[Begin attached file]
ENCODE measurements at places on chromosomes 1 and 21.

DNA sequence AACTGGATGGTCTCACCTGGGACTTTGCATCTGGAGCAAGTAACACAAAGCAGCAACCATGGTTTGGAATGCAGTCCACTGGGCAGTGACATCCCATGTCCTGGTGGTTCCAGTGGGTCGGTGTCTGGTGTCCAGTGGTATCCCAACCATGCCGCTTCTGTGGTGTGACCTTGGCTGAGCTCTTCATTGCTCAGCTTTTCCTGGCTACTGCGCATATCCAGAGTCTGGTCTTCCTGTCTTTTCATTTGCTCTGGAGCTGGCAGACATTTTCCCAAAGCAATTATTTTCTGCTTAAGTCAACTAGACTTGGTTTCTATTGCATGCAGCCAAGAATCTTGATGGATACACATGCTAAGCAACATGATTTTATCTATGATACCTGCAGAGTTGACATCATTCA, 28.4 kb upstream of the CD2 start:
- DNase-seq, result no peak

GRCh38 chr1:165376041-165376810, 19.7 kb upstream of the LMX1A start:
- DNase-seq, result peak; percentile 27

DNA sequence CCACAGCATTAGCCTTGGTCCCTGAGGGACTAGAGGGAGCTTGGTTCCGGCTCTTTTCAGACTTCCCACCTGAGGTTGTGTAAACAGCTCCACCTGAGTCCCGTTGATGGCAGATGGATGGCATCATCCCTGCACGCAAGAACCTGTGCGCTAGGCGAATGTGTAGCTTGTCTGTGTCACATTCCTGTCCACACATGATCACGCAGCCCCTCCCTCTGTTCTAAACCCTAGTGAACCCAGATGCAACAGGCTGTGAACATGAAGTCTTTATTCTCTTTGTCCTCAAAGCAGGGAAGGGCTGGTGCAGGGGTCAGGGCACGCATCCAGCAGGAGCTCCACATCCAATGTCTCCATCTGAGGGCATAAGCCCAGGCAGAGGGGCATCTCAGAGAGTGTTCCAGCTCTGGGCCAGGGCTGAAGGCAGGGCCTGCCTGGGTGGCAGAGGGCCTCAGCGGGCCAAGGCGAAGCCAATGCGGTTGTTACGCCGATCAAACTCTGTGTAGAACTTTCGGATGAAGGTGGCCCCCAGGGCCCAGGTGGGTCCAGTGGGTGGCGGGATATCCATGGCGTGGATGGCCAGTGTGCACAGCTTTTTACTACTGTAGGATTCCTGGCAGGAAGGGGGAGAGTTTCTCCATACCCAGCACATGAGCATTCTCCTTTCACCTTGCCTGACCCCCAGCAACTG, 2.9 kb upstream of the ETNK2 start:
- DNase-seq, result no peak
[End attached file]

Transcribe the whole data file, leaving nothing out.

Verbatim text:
ENCODE measurements at places on chromosomes 1 and 21.

DNA sequence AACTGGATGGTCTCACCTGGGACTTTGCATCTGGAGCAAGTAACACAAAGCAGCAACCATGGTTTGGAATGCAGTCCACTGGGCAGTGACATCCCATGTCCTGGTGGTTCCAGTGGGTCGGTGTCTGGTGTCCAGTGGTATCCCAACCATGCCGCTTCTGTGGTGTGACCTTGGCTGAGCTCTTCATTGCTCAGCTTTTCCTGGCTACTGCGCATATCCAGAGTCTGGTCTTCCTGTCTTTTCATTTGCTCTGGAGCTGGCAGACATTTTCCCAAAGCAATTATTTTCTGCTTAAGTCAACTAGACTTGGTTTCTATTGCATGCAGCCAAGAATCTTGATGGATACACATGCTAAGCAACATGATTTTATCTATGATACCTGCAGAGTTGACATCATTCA, 28.4 kb upstream of the CD2 start:
- DNase-seq, result no peak

GRCh38 chr1:165376041-165376810, 19.7 kb upstream of the LMX1A start:
- DNase-seq, result peak; percentile 27

DNA sequence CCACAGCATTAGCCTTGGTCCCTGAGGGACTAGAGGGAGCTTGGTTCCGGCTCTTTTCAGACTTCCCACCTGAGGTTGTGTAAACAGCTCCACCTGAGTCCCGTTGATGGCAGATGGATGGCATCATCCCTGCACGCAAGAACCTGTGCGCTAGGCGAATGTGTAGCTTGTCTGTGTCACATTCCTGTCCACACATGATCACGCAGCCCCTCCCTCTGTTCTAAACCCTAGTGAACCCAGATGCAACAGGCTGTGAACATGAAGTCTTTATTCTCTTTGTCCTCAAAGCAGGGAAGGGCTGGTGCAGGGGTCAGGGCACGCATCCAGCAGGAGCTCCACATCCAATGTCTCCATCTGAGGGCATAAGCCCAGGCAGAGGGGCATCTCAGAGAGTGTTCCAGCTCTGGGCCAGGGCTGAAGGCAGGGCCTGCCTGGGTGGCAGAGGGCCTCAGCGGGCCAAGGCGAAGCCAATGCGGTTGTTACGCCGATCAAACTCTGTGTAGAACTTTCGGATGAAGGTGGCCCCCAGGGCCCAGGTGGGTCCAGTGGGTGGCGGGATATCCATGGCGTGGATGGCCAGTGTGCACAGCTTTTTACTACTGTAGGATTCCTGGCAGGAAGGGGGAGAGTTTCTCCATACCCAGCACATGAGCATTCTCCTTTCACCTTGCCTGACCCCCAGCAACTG, 2.9 kb upstream of the ETNK2 start:
- DNase-seq, result no peak